In the end, this becomes the critical element of Doubt. Simply put, we don't know. When Sister Aloysius confesses at the end that all she really has is "doubt," it is a reflection of how "evidence" is something that can be doubted and debated. Much of one's view depends on a personal view of the situation. If one is predisposed to think that Father Flynn did infringe on Donald's rights, then they would be persuaded by the same elements that compelled Sister Aloysius. Items such as the "history" at other schools, the excessive concern that is present between Father Flynn and the boy, as well as the fact that Father Flynn acquiesces to the Sister's threats could all be seen as evidence of guilt. Yet, one could be equally valid in suggesting that none of this is "hard" and valid evidence.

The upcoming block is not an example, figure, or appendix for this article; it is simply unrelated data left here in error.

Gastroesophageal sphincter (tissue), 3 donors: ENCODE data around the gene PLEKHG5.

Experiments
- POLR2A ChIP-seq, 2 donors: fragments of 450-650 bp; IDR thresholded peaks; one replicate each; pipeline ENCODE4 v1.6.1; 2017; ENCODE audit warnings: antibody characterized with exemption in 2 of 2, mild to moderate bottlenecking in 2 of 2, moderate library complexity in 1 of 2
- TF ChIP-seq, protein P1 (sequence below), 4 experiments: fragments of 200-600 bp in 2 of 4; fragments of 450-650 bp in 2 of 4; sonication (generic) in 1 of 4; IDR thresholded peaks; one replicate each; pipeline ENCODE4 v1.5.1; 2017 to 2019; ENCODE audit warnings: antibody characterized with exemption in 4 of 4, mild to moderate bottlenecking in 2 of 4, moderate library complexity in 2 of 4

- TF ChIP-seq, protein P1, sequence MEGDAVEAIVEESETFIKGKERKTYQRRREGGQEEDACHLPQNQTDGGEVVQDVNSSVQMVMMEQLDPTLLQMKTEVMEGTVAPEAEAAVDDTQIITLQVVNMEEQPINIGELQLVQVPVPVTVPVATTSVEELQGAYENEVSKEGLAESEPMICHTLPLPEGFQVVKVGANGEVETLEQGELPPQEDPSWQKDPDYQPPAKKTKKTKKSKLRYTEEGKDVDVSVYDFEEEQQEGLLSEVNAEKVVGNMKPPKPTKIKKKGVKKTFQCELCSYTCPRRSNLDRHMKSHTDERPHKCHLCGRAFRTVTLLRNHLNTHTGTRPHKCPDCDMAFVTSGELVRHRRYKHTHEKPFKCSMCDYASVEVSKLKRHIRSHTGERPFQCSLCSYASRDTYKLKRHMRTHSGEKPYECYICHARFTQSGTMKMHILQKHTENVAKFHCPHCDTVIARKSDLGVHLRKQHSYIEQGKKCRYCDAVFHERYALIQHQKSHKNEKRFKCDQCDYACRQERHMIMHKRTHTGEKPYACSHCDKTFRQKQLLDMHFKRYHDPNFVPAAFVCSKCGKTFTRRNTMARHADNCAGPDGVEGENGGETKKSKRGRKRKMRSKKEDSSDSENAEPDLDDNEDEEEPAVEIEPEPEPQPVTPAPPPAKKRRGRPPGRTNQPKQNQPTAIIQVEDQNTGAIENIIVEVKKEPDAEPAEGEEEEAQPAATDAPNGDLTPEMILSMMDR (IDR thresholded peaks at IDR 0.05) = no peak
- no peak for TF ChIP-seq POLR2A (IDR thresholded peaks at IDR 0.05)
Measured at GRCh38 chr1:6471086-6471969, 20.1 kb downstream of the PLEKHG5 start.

In the end, what the sister presences is not conclusive. It is perception based, which, by definition, makes it far from conclusive. This is the root of "doubt." In the end, Sister Aloysius and all of us are left with more doubt than anything else. This becomes the only conclusive certainty.